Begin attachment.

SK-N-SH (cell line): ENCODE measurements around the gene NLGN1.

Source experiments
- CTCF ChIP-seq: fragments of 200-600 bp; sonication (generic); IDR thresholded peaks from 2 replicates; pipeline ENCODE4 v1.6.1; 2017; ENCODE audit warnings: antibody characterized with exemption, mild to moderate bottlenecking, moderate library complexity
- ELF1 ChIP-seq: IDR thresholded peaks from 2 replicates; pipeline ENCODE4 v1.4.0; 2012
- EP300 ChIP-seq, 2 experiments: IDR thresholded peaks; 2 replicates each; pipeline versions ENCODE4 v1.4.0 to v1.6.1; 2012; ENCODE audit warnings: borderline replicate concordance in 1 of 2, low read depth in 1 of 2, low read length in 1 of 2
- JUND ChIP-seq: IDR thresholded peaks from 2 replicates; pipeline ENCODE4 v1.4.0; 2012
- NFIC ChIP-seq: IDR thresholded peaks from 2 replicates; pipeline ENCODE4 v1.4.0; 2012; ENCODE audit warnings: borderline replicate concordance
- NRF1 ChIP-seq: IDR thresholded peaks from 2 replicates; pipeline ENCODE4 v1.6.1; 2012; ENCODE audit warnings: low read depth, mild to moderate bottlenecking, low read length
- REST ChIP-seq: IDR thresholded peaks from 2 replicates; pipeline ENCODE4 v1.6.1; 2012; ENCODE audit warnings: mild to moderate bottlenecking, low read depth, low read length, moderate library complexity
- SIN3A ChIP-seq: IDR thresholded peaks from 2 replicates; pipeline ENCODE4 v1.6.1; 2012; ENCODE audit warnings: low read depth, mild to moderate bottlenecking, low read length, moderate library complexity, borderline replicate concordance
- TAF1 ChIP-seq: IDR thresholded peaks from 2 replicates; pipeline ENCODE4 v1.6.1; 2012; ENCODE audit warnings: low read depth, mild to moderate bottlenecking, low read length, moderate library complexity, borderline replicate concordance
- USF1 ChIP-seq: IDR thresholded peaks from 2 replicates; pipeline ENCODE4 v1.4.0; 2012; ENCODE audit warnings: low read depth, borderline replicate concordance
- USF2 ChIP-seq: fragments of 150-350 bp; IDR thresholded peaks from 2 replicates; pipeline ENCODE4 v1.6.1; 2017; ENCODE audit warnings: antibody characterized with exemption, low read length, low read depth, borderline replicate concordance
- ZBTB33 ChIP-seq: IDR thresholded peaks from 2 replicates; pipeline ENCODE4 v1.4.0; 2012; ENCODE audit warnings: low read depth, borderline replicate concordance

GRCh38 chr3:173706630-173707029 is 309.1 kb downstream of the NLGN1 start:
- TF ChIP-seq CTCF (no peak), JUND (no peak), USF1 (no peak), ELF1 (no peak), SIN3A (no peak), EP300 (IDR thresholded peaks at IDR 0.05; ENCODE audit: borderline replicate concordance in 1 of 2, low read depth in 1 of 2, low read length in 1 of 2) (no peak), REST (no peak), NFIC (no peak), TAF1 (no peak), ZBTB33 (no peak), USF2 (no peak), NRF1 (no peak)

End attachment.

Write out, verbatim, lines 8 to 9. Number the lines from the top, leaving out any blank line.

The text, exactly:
- NRF1 ChIP-seq: IDR thresholded peaks from 2 replicates; pipeline ENCODE4 v1.6.1; 2012; ENCODE audit warnings: low read depth, mild to moderate bottlenecking, low read length
- REST ChIP-seq: IDR thresholded peaks from 2 replicates; pipeline ENCODE4 v1.6.1; 2012; ENCODE audit warnings: mild to moderate bottlenecking, low read depth, low read length, moderate library complexity